The next president will not be elected on November 6, 2012. The nationwide popular vote on that day means nothing. Doubters are referred to never-were Presidents Al Gore and Samuel J. Tilden, plus the elections of 1824 and 1888. Four times in our democratic history the popular vote winner did not become the next president.
Our next president will be elected on January 6, 2013. That's the day when Congress officially counts the ballots cast in the Electoral College. To win that election you need 270 votes. Here's a news flash: Barack Obama is a certain winner when the real votes are counted next January. Forget what the TV pundits tell you. Pay no attention to the chattering class as they make their living by handicapping the so-called horserace. That race is run. It's a done deal. Voting patterns in the states clearly indicate which electoral votes will go to the Democrats and which will go Republican. After that, then you have what are called swing states, which might go to either party. What the pundits won't tell you today -- because there's so much air-time to be filled on TV and so many columns to be written between now and next November -- is that President Obama already has enough electoral votes in those states he is sure to carry that the final result is already known.
We've been told that the Obama/Biden ticket managed to win the 2008 election because they won nine states that had been carried by the Republicans in 2004. Most pundits and political analysts point to Obama winning Virginia, North Carolina, Florida, Indiana and Ohio as the keys to his 2008 victory. How often did we hear that the election hinged on who could win Ohio and Florida? And yet, what is often -- no always -- overlooked is this essential constitutional fact: Once you've reached 270 in the Electoral College, that's it. It's over. You win! All additional votes are just that -- additional. They are unnecessary. The outcome is secure at 270. The 2008 election was not a close one in the only vote count that mattered. Barack Obama won 365 Electoral votes. John McCain won only 173. The difference in Obama's favor was 192 votes. More important, Obama had a cushion of 95 votes. He didn't need all 365. He only needed 270. How important are those extra 95 Electoral College votes today?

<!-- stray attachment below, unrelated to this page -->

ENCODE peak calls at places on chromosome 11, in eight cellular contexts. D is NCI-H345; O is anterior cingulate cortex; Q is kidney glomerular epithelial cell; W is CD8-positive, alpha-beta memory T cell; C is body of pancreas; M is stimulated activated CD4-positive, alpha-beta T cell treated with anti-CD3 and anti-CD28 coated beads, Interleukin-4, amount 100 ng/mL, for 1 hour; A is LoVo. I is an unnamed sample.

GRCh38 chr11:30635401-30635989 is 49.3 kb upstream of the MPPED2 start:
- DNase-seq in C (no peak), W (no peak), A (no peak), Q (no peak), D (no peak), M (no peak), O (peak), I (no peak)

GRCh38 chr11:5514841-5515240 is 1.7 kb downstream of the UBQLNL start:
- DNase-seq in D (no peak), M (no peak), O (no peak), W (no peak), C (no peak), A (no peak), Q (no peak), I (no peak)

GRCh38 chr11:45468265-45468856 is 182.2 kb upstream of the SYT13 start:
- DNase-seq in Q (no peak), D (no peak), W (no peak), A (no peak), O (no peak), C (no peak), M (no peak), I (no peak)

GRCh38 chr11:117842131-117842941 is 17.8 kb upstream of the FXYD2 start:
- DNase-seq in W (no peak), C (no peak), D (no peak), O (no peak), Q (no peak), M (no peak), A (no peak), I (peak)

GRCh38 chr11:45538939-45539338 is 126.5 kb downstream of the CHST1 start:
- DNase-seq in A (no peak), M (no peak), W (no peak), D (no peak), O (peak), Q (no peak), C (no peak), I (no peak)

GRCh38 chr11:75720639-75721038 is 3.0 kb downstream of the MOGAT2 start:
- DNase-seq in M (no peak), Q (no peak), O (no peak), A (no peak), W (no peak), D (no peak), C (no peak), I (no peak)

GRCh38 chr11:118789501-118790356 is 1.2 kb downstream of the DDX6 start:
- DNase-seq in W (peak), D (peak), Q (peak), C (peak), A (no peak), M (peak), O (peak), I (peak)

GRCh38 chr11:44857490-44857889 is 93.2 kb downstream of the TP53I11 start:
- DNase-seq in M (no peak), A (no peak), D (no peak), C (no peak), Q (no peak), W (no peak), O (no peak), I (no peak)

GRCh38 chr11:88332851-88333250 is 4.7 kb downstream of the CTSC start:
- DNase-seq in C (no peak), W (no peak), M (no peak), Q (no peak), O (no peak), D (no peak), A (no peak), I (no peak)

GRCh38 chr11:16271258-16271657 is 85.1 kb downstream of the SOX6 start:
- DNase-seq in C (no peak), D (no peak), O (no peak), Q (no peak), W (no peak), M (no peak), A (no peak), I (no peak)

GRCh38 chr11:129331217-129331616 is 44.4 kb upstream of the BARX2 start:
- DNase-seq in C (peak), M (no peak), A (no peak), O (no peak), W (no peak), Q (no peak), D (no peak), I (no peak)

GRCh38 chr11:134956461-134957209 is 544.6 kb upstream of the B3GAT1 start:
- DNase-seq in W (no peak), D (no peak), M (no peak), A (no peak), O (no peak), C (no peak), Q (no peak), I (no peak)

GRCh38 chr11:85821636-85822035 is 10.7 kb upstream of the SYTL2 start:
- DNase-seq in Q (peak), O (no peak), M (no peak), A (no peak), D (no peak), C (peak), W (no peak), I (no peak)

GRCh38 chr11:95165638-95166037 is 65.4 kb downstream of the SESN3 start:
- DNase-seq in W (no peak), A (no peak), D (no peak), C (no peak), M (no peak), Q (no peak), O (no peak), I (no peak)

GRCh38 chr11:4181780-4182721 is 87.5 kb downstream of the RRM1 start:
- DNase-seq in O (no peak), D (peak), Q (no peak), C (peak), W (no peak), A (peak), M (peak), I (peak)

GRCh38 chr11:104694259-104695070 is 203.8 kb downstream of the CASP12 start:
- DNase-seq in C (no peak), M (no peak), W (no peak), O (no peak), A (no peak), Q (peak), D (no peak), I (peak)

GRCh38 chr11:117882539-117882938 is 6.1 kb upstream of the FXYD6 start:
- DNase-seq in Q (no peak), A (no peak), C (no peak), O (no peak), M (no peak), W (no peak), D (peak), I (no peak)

It's a statistical fact that to win reelection on January 9, 2013 President Obama does not need any of these so-called "crucial swing states" -- Virginia, North Carolina, Florida, Indiana or Ohio. Why? Because those five states only account for 86 Electoral votes. Remember, the cushion is 95. Here's the breakdown of states, with their Electoral College votes, states I believe Obama is sure to win again:
WEST: California, Oregon, Washington, Hawaii and Nevada = 84
SOUTHWEST: New Mexico, Colorado = 14
MIDWEST: Illinois, Wisconsin, Iowa, Minnesota, Michigan and Nebraska (1 vote) = 63
EAST: Maine, Vermont, New Hampshire, Massachusetts, Rhode Island,
Connecticut, New Jersey, New York, Delaware, Pennsylvania, Maryland
and Washington, D.C. = 112
The total is 273. That's more than enough to be reelected. Notice that the states of Florida, Ohio, Virginia, North Carolina, Indiana, every one carried by Obama in 2008, are not included in this winning reelection total. Notice too that not a single state won by McCain in 2008 is needed for Obama to switch for him to win again this time. The Republicans can keep every one of McCain's states and they can add all five swing states including Ohio and Florida. Obama still wins.
Skeptics of this position may argue that Obama could lose some other states that he won in 2008, not counting those I've already eliminated. That list usually includes New Hampshire and Nevada even though Obama won those states by 10 and 7 points respectively -- not exactly close. But what if Obama should lose those states too? That would be 10 more Electoral votes gone. However, winning and losing new states is a two-way conversation. What if Obama wins Missouri this time out? He almost won it in 2008. McCain squeaked in by a hair, one-tenth of 1%. Now, that is a close one. Obama winning Missouri is statistically far more likely to happen than him losing either New Hampshire or Nevada. But if he did lose them both that would also be 10 Electoral votes. An even trade -- give 10, get 10. Obama still wins.
Some may say that a truly charismatic, dynamic and exciting Republican presidential candidate has the potential to do this time what Obama himself did the last time, namely switch a number of key states previously won by the opposition into his column. Such a GOP nominee might indeed change nine Democratic states to Republican victories by reclaiming those once Bush states, the same ones Obama took away in 2008. Anything's possible. However, ask yourself this: Is Mitt Romney such a man? Can Mitt Romney, as the Republican alternative, sweep the nation's attention to himself as Barack Obama did in 2008? Is Romney the one? Will he galvanize voters from coast-to-coast? Will Mitt Romney bring women, young voters, new voters and people of color flocking to the polls in state after state this November? Can anyone honestly answer, "Yes"?
The official count in the Electoral College won't be held until January 9, 2013. The outcome, however, is already decided.
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